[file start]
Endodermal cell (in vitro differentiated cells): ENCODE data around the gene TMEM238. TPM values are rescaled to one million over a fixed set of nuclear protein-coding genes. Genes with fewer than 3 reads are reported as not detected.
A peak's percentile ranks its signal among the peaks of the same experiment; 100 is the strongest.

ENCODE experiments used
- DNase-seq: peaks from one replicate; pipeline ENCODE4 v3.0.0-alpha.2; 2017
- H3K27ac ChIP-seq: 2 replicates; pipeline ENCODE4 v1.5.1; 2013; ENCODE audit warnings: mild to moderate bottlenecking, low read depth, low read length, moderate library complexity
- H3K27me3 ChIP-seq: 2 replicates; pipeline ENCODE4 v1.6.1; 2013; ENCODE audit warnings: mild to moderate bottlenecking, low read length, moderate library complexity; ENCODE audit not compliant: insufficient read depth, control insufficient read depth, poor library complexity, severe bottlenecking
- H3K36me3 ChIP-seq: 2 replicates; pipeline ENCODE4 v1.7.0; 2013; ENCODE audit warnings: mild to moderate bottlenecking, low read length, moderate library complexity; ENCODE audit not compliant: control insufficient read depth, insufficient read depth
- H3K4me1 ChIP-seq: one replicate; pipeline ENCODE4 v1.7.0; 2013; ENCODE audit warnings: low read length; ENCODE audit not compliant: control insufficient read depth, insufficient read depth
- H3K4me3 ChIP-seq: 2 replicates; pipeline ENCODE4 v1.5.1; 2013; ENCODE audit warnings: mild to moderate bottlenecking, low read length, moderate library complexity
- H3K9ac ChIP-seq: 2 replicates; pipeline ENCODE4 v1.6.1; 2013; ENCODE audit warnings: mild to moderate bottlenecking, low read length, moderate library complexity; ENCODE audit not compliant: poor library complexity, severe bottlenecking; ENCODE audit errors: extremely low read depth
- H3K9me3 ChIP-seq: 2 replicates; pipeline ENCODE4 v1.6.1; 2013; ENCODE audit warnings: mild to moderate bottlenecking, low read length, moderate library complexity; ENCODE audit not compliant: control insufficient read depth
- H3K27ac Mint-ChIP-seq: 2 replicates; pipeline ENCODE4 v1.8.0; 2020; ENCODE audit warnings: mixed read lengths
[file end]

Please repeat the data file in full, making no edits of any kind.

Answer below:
Endodermal cell (in vitro differentiated cells): ENCODE data around the gene TMEM238. TPM values are rescaled to one million over a fixed set of nuclear protein-coding genes. Genes with fewer than 3 reads are reported as not detected.
A peak's percentile ranks its signal among the peaks of the same experiment; 100 is the strongest.

ENCODE experiments used
- DNase-seq: peaks from one replicate; pipeline ENCODE4 v3.0.0-alpha.2; 2017
- H3K27ac ChIP-seq: 2 replicates; pipeline ENCODE4 v1.5.1; 2013; ENCODE audit warnings: mild to moderate bottlenecking, low read depth, low read length, moderate library complexity
- H3K27me3 ChIP-seq: 2 replicates; pipeline ENCODE4 v1.6.1; 2013; ENCODE audit warnings: mild to moderate bottlenecking, low read length, moderate library complexity; ENCODE audit not compliant: insufficient read depth, control insufficient read depth, poor library complexity, severe bottlenecking
- H3K36me3 ChIP-seq: 2 replicates; pipeline ENCODE4 v1.7.0; 2013; ENCODE audit warnings: mild to moderate bottlenecking, low read length, moderate library complexity; ENCODE audit not compliant: control insufficient read depth, insufficient read depth
- H3K4me1 ChIP-seq: one replicate; pipeline ENCODE4 v1.7.0; 2013; ENCODE audit warnings: low read length; ENCODE audit not compliant: control insufficient read depth, insufficient read depth
- H3K4me3 ChIP-seq: 2 replicates; pipeline ENCODE4 v1.5.1; 2013; ENCODE audit warnings: mild to moderate bottlenecking, low read length, moderate library complexity
- H3K9ac ChIP-seq: 2 replicates; pipeline ENCODE4 v1.6.1; 2013; ENCODE audit warnings: mild to moderate bottlenecking, low read length, moderate library complexity; ENCODE audit not compliant: poor library complexity, severe bottlenecking; ENCODE audit errors: extremely low read depth
- H3K9me3 ChIP-seq: 2 replicates; pipeline ENCODE4 v1.6.1; 2013; ENCODE audit warnings: mild to moderate bottlenecking, low read length, moderate library complexity; ENCODE audit not compliant: control insufficient read depth
- H3K27ac Mint-ChIP-seq: 2 replicates; pipeline ENCODE4 v1.8.0; 2020; ENCODE audit warnings: mixed read lengths